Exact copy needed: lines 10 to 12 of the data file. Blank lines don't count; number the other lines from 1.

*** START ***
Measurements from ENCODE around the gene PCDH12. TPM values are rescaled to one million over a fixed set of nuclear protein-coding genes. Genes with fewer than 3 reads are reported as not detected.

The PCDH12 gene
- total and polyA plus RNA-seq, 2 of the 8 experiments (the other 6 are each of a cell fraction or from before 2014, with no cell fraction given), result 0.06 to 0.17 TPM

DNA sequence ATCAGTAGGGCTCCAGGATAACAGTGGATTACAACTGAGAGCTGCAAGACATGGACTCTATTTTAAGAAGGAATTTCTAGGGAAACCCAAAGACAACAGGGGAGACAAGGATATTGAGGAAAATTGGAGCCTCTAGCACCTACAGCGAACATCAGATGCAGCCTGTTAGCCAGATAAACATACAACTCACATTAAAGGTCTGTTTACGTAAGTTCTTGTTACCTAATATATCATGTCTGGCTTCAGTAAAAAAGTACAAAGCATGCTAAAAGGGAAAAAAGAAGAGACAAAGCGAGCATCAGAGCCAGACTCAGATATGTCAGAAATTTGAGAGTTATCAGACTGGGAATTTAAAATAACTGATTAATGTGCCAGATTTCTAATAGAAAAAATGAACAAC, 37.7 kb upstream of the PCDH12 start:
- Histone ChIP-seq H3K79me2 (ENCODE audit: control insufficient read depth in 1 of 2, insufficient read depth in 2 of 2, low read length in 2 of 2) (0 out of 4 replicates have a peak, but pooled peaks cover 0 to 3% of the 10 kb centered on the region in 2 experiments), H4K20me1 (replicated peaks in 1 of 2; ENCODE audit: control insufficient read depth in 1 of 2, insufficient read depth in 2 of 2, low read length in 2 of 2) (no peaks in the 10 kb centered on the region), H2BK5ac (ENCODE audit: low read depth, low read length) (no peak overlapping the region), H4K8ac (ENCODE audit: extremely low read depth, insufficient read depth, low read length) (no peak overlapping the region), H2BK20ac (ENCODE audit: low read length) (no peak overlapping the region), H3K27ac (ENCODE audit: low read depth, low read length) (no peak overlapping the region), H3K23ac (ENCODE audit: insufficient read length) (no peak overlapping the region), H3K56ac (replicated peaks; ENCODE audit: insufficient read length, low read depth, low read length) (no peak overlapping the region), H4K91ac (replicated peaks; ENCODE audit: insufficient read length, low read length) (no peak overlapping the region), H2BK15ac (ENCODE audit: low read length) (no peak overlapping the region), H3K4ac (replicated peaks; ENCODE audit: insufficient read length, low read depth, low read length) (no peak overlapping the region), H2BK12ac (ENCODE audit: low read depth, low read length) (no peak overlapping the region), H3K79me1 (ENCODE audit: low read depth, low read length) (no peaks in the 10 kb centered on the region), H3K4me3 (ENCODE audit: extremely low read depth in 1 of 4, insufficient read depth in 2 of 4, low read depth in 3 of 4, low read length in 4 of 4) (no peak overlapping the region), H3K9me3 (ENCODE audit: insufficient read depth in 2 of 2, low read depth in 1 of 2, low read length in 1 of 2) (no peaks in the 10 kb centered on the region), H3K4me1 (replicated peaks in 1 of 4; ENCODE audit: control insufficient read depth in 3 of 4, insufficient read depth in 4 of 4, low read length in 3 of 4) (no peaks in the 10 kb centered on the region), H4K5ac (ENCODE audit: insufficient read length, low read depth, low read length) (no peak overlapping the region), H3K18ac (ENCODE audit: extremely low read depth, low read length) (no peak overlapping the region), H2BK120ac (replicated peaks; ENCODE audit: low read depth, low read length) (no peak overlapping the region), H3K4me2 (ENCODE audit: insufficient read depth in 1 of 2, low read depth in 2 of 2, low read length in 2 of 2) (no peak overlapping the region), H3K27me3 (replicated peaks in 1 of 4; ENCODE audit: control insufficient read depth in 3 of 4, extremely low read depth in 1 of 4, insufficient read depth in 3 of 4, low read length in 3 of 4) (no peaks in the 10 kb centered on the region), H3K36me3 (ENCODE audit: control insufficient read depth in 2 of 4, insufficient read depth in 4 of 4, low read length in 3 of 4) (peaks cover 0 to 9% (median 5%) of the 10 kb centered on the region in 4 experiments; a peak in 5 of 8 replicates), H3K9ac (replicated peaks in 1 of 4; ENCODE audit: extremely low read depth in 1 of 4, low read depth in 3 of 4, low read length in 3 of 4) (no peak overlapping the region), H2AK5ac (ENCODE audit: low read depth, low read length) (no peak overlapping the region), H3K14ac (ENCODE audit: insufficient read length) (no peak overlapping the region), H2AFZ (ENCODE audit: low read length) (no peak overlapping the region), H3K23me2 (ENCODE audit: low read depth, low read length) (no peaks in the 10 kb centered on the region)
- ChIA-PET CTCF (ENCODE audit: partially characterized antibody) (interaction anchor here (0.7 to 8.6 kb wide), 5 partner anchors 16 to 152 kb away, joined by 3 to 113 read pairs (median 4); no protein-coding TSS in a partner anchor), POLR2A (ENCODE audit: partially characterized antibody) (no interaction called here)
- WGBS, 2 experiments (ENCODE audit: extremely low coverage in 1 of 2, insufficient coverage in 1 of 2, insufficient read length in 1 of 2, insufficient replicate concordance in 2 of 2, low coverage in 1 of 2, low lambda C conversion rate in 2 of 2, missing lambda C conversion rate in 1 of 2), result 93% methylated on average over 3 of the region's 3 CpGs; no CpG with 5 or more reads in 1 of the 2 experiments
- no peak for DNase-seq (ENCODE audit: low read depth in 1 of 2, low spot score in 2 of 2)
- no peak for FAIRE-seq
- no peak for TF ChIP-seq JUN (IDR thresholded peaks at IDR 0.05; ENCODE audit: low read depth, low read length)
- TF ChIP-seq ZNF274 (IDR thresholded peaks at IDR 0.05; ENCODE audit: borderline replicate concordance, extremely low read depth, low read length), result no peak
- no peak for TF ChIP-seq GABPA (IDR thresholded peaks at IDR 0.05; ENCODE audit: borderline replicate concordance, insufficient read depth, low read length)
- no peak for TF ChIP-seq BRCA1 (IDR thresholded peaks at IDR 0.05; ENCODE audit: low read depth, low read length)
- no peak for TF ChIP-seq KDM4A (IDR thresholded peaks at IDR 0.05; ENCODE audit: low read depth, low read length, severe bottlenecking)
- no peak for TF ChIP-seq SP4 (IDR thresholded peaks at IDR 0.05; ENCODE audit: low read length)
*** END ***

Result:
- no peak for TF ChIP-seq JUN (IDR thresholded peaks at IDR 0.05; ENCODE audit: low read depth, low read length)
- TF ChIP-seq ZNF274 (IDR thresholded peaks at IDR 0.05; ENCODE audit: borderline replicate concordance, extremely low read depth, low read length), result no peak
- no peak for TF ChIP-seq GABPA (IDR thresholded peaks at IDR 0.05; ENCODE audit: borderline replicate concordance, insufficient read depth, low read length)